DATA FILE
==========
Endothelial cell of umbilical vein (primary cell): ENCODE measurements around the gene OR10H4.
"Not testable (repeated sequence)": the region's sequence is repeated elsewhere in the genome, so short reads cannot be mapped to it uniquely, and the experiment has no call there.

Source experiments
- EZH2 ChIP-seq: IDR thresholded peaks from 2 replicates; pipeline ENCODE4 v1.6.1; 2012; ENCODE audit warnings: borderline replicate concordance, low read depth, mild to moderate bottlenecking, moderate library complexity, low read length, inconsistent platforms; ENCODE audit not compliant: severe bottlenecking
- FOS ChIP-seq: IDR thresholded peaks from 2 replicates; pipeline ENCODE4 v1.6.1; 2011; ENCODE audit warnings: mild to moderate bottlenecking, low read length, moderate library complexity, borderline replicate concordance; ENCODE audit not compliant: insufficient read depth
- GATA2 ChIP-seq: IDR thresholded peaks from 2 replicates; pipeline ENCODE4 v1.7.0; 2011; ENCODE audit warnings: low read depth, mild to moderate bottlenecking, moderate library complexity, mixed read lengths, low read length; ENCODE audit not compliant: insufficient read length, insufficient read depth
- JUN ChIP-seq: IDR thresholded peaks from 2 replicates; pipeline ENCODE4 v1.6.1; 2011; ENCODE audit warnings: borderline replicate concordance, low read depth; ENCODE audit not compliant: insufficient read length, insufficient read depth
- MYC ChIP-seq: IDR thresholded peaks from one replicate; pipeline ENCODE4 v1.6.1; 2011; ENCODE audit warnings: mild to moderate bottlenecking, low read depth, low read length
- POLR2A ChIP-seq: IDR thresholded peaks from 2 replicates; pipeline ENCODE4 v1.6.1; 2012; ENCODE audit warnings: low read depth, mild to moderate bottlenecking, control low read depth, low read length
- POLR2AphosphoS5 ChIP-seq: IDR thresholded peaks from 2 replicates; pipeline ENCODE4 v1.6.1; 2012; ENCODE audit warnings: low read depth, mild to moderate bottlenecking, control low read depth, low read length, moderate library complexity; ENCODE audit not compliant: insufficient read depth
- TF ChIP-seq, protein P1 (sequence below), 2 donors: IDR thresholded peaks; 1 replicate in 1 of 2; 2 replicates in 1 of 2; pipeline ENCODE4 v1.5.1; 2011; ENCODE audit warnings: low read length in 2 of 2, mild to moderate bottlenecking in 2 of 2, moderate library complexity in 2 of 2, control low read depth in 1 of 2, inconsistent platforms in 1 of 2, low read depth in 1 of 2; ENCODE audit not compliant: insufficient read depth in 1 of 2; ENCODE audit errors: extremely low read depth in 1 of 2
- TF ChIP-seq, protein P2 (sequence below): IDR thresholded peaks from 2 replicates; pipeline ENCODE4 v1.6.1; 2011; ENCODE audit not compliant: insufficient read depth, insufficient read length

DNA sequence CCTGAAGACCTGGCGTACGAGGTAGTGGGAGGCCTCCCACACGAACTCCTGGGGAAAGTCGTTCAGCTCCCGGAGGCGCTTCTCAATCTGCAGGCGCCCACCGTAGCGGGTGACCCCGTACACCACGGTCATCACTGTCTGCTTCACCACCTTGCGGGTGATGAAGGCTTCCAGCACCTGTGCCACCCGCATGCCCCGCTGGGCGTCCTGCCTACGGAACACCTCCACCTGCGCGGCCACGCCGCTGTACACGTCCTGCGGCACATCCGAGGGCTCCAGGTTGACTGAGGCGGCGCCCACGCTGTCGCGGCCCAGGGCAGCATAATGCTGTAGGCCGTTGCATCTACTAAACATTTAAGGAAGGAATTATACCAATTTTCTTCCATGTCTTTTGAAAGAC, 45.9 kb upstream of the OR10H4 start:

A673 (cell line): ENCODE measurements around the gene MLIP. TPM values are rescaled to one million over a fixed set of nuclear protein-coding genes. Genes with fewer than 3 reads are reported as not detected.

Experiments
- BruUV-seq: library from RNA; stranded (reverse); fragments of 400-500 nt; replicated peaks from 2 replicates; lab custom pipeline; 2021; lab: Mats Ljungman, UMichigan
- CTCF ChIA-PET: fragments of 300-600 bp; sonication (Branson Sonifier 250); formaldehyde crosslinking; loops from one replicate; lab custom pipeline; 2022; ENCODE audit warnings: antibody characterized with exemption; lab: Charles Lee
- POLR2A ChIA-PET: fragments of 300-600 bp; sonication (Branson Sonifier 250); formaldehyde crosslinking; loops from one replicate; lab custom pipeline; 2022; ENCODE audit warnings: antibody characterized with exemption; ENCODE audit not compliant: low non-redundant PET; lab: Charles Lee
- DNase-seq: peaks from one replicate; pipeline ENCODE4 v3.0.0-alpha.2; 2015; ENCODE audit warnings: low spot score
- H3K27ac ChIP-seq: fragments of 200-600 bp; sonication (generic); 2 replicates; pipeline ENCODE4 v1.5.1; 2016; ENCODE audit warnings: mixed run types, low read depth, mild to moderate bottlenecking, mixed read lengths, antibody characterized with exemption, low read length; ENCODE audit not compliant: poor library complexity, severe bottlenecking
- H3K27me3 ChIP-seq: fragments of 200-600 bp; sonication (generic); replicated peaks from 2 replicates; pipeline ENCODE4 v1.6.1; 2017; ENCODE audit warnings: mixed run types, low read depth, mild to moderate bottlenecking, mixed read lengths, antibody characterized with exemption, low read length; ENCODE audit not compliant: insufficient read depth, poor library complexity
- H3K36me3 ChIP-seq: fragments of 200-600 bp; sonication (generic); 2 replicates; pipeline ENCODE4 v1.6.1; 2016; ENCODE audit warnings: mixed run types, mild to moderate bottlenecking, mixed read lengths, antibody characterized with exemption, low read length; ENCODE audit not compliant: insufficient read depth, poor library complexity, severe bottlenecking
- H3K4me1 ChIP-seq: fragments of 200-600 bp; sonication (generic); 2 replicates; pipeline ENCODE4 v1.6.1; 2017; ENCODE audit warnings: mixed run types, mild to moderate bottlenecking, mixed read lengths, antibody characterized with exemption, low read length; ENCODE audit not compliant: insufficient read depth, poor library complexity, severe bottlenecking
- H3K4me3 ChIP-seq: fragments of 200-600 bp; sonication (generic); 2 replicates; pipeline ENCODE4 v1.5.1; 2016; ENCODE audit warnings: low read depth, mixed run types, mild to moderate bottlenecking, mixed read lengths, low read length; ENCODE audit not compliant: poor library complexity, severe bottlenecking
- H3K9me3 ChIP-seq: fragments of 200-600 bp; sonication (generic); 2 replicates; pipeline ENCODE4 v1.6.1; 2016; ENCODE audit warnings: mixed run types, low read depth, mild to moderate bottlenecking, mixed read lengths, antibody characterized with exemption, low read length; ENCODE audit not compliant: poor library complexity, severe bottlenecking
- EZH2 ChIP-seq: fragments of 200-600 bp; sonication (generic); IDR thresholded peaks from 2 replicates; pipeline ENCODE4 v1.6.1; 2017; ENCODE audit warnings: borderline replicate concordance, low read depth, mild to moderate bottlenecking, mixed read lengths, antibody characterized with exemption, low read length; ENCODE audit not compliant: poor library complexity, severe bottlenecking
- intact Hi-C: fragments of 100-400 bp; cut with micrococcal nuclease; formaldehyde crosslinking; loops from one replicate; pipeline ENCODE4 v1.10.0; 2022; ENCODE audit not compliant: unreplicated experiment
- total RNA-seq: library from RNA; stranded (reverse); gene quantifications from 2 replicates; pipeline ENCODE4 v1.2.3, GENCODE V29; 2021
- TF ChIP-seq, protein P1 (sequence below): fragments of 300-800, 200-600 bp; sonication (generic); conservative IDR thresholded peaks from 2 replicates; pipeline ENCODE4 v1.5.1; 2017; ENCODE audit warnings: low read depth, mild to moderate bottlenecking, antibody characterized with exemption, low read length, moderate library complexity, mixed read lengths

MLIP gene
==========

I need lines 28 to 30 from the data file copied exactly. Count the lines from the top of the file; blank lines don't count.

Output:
- total RNA-seq: library from RNA; stranded (reverse); gene quantifications from 2 replicates; pipeline ENCODE4 v1.2.3, GENCODE V29; 2021
- TF ChIP-seq, protein P1 (sequence below): fragments of 300-800, 200-600 bp; sonication (generic); conservative IDR thresholded peaks from 2 replicates; pipeline ENCODE4 v1.5.1; 2017; ENCODE audit warnings: low read depth, mild to moderate bottlenecking, antibody characterized with exemption, low read length, moderate library complexity, mixed read lengths

MLIP gene